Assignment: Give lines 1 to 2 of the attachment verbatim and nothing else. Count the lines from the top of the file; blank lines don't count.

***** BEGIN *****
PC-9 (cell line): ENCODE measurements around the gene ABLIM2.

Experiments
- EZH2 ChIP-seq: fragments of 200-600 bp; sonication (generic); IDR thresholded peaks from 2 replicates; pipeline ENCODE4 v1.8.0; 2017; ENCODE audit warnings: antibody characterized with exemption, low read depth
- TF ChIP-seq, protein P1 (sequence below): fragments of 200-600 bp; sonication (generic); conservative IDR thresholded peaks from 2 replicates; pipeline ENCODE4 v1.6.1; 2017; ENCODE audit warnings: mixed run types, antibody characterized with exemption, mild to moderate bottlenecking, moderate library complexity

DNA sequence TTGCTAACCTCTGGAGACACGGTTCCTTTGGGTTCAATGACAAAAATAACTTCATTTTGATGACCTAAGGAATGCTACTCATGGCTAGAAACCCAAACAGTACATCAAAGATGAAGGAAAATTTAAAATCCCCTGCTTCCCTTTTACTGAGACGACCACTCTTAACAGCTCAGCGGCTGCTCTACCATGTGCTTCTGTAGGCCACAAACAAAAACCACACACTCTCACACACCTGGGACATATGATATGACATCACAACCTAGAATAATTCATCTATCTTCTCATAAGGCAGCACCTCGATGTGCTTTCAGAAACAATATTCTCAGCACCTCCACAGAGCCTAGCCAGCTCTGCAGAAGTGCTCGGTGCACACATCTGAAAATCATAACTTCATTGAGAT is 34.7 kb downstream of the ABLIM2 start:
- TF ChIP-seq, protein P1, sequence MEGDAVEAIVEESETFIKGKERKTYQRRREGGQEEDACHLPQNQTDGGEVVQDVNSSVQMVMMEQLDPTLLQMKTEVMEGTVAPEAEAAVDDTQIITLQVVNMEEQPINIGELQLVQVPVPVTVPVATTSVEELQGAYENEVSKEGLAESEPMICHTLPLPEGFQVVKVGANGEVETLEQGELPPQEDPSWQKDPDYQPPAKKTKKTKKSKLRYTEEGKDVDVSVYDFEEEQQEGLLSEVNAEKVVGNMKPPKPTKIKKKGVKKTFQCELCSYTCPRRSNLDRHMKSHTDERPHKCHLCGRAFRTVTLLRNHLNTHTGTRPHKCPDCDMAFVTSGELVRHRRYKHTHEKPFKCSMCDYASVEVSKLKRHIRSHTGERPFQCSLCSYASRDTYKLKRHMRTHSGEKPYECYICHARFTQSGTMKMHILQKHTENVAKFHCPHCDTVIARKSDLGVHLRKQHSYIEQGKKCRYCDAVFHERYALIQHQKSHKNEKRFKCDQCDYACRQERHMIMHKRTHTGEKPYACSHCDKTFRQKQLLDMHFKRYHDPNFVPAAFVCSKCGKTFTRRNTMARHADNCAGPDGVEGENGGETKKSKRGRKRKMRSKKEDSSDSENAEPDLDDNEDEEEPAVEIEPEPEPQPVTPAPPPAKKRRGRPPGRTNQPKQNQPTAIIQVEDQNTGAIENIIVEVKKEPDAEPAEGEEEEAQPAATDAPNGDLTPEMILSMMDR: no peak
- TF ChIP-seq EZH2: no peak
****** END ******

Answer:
PC-9 (cell line): ENCODE measurements around the gene ABLIM2.

Experiments